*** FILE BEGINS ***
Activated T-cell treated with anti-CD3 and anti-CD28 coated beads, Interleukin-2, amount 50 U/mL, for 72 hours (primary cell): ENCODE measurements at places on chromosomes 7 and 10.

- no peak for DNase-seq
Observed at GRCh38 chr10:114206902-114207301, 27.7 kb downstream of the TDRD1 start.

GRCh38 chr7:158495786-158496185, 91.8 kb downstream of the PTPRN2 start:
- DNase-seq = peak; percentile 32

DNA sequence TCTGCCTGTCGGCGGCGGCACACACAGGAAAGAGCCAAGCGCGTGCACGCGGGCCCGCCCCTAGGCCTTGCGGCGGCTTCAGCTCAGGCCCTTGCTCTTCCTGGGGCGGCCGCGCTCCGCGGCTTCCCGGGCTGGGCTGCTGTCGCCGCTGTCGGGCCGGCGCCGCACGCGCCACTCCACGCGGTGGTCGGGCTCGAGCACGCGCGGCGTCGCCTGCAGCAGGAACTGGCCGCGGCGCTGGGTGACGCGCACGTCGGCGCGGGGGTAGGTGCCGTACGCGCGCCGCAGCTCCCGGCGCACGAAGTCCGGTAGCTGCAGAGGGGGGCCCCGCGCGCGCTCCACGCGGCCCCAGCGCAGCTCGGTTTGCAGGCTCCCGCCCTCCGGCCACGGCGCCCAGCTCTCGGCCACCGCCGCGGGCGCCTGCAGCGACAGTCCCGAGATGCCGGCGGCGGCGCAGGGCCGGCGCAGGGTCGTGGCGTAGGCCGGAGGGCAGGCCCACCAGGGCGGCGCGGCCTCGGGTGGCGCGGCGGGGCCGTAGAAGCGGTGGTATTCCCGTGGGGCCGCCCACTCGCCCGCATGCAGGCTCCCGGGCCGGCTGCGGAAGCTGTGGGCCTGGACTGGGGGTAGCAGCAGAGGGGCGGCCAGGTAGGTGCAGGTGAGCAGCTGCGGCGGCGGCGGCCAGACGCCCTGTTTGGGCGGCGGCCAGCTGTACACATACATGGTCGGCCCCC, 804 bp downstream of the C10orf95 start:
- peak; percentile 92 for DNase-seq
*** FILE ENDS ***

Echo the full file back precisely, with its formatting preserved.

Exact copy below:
Activated T-cell treated with anti-CD3 and anti-CD28 coated beads, Interleukin-2, amount 50 U/mL, for 72 hours (primary cell): ENCODE measurements at places on chromosomes 7 and 10.

- no peak for DNase-seq
Observed at GRCh38 chr10:114206902-114207301, 27.7 kb downstream of the TDRD1 start.

GRCh38 chr7:158495786-158496185, 91.8 kb downstream of the PTPRN2 start:
- DNase-seq = peak; percentile 32

DNA sequence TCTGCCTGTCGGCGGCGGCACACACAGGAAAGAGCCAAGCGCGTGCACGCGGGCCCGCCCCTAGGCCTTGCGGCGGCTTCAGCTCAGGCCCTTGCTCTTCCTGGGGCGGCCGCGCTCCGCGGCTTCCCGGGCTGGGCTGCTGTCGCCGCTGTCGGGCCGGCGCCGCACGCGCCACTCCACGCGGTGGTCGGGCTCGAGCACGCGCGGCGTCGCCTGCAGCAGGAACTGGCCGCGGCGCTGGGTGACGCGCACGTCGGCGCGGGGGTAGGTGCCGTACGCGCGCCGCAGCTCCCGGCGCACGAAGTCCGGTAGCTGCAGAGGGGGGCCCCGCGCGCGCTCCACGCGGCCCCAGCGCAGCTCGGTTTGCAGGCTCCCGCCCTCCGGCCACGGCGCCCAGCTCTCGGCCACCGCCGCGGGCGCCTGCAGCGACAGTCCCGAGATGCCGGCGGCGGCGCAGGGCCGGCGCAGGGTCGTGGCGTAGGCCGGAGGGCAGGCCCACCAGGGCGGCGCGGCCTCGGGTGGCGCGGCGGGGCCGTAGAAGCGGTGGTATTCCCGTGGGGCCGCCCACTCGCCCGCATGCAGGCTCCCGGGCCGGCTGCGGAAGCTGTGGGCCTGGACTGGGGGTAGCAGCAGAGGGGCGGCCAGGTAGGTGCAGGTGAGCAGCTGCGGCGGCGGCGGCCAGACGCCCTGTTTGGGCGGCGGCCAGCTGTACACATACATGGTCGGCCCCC, 804 bp downstream of the C10orf95 start:
- peak; percentile 92 for DNase-seq